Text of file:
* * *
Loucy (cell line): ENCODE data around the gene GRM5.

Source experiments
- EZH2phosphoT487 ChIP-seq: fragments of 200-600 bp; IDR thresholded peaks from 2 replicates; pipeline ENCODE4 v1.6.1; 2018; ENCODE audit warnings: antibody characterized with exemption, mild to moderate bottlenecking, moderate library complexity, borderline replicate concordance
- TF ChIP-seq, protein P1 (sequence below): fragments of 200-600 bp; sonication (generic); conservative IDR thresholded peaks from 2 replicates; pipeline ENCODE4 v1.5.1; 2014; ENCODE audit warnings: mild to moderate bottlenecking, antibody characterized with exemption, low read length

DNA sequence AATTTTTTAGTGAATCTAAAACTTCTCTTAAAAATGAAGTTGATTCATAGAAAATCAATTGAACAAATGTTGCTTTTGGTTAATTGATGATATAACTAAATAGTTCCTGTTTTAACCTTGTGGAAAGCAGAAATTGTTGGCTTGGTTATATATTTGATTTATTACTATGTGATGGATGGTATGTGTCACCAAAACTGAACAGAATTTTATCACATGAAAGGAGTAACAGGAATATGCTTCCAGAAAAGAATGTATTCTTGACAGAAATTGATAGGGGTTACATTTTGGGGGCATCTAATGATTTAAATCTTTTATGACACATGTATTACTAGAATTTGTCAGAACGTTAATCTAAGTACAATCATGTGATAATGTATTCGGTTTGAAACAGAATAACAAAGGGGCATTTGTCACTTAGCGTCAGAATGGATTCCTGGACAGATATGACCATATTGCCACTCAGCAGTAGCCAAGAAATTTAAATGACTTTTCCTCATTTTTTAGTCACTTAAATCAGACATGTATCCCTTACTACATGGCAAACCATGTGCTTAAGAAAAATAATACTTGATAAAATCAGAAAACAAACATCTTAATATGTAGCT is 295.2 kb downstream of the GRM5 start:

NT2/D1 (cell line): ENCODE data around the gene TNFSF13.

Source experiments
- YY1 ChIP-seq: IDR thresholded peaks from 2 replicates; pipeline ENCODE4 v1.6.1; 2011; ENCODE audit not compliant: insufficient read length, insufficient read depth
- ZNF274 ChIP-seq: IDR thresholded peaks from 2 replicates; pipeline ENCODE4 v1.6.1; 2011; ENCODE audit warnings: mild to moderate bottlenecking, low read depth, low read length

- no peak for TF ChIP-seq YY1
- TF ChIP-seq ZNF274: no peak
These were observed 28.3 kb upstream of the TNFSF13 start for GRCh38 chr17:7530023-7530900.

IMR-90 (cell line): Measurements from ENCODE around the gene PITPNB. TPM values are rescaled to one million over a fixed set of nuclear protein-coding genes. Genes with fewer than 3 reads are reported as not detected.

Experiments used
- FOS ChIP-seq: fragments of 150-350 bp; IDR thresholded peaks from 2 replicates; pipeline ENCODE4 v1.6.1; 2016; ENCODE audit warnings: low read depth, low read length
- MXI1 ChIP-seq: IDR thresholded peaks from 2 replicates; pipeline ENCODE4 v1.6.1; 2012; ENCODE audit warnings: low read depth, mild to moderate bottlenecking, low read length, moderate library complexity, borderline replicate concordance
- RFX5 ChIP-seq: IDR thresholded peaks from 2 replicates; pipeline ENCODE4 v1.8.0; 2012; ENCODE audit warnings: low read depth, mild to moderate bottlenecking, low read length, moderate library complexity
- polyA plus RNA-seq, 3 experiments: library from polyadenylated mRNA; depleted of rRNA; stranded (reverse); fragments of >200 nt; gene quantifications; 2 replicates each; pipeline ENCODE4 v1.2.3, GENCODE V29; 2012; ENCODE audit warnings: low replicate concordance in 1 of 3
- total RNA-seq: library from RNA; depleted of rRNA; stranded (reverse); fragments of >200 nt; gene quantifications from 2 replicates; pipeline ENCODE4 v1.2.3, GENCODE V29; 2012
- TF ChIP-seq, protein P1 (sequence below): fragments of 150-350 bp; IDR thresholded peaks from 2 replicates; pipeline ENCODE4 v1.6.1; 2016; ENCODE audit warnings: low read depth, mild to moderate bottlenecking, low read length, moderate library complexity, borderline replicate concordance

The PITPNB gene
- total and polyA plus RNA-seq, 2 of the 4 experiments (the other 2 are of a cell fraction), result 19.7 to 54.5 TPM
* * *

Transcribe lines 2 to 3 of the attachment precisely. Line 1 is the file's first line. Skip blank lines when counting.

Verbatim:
Source experiments
- EZH2phosphoT487 ChIP-seq: fragments of 200-600 bp; IDR thresholded peaks from 2 replicates; pipeline ENCODE4 v1.6.1; 2018; ENCODE audit warnings: antibody characterized with exemption, mild to moderate bottlenecking, moderate library complexity, borderline replicate concordance